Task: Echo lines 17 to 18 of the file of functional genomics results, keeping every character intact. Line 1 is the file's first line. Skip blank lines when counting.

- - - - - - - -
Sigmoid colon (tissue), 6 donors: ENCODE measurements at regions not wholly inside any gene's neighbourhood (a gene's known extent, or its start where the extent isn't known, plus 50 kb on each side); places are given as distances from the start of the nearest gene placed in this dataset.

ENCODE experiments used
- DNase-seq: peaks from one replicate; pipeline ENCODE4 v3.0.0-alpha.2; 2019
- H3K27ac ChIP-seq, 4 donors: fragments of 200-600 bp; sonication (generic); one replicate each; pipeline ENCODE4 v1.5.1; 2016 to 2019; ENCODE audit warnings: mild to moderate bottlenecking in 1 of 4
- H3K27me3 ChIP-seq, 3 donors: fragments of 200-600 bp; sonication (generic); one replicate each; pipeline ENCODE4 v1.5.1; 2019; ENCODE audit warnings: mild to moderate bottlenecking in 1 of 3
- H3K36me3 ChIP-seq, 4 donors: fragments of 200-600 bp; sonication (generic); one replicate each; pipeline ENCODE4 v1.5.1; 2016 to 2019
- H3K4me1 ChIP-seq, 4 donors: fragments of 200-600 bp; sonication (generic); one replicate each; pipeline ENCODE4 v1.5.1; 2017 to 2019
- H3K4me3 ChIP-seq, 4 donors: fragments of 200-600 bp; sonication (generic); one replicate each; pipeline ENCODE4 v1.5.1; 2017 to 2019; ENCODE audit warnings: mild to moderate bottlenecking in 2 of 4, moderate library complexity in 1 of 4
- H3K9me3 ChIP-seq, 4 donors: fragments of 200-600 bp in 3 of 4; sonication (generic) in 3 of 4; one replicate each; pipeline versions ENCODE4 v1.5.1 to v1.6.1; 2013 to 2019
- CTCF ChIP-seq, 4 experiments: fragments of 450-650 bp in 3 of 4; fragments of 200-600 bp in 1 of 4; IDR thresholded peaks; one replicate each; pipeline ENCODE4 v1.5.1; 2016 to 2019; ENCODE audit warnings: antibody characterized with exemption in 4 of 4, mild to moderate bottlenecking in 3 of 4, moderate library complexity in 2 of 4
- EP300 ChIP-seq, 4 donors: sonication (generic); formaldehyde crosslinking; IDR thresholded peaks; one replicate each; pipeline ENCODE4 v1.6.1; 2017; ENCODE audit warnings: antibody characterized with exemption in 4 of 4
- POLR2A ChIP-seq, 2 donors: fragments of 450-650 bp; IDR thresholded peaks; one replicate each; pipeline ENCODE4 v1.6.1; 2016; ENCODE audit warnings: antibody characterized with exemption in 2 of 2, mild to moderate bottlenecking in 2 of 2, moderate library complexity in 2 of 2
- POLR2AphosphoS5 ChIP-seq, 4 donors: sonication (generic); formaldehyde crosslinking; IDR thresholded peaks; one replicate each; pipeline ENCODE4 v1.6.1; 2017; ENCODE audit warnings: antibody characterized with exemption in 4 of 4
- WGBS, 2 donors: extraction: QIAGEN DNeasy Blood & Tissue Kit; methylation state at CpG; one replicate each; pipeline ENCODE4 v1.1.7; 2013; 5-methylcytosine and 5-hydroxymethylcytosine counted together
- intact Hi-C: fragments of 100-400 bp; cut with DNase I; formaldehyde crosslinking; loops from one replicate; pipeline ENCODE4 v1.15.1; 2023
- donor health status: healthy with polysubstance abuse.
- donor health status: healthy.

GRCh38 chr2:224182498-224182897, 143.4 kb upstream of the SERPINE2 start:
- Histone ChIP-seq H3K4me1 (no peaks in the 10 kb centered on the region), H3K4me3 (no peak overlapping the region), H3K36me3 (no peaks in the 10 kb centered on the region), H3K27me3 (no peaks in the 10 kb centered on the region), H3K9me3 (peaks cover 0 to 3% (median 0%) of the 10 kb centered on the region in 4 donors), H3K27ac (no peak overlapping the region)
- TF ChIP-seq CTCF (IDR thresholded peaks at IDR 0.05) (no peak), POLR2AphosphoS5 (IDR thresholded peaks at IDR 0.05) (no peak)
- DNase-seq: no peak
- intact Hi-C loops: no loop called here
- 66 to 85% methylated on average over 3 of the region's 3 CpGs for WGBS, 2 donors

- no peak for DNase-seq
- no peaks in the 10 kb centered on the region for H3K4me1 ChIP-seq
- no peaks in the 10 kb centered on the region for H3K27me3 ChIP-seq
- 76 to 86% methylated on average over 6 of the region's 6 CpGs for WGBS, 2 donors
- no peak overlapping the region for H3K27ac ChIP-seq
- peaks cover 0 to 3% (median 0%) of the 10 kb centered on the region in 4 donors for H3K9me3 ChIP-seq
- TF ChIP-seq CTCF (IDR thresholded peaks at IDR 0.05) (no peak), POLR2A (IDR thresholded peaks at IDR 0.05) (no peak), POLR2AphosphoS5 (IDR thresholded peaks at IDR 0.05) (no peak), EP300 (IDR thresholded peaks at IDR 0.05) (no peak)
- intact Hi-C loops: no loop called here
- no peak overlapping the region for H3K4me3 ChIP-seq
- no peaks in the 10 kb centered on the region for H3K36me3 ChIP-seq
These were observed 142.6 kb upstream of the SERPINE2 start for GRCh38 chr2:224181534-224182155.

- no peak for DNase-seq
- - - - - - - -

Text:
- donor health status: healthy.

GRCh38 chr2:224182498-224182897, 143.4 kb upstream of the SERPINE2 start: